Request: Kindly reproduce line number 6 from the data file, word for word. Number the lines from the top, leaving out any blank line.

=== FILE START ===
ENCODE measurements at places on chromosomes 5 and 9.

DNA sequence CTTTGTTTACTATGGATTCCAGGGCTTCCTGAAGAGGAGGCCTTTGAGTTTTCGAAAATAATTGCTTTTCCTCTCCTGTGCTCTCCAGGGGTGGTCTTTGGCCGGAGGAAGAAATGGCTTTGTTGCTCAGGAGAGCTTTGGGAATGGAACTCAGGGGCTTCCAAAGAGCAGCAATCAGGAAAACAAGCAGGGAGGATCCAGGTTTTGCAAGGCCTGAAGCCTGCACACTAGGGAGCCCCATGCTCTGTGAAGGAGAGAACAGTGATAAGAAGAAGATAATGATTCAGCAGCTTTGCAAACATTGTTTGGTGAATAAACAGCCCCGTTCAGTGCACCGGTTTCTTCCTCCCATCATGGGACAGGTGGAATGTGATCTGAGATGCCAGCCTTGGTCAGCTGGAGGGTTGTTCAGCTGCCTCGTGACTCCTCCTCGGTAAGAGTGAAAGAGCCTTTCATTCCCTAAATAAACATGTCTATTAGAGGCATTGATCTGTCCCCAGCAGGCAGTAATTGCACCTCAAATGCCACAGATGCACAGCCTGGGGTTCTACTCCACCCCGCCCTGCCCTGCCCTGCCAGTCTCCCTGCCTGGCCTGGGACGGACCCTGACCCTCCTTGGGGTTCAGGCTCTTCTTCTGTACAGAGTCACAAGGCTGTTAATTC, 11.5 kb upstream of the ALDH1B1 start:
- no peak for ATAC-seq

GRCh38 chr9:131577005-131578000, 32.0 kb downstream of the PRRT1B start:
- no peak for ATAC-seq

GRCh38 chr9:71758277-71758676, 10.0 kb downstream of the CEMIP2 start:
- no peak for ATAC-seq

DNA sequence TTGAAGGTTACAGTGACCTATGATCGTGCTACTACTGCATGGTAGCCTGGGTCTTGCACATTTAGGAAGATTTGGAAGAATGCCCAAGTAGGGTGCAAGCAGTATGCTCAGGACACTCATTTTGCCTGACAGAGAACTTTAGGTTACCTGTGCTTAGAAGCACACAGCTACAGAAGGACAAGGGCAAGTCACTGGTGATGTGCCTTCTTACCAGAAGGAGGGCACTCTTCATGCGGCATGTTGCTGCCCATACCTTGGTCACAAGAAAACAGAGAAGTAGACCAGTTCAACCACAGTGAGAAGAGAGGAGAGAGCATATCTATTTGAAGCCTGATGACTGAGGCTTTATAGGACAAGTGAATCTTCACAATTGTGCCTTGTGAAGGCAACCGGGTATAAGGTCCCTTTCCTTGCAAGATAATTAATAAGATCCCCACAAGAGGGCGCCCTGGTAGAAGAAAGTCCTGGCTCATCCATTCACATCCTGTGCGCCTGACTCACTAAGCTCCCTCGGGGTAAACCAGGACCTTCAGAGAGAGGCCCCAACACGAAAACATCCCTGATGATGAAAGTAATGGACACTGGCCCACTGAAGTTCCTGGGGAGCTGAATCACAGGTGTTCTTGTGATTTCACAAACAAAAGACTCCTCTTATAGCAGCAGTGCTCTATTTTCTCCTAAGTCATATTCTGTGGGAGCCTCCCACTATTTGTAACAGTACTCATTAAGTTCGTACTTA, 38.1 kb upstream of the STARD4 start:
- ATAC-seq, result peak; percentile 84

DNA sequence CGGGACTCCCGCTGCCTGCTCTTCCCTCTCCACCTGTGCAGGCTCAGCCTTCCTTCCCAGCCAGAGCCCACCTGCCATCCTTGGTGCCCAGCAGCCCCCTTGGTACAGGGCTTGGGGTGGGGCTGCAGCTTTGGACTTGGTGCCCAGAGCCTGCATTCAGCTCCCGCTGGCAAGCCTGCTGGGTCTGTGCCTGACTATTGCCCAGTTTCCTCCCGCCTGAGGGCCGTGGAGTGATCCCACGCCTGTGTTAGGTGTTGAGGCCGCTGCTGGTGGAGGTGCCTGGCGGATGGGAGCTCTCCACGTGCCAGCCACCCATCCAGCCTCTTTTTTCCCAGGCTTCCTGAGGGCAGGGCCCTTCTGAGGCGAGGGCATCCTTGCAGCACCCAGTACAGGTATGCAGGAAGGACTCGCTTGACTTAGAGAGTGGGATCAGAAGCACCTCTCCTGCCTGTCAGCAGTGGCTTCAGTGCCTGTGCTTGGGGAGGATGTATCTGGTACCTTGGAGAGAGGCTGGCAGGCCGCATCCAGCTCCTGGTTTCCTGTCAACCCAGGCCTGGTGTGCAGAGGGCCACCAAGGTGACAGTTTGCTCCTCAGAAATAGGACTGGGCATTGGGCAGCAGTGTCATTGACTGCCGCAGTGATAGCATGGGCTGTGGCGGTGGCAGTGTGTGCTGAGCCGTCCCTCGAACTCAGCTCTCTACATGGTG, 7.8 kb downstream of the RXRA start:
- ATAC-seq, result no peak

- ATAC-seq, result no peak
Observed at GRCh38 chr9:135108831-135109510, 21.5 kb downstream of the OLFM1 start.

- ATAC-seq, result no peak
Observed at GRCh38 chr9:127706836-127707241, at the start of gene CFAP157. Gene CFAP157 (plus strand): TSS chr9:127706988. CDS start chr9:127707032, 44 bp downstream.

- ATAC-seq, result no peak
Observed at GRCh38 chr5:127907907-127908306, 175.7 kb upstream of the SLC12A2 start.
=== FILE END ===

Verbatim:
GRCh38 chr9:71758277-71758676, 10.0 kb downstream of the CEMIP2 start: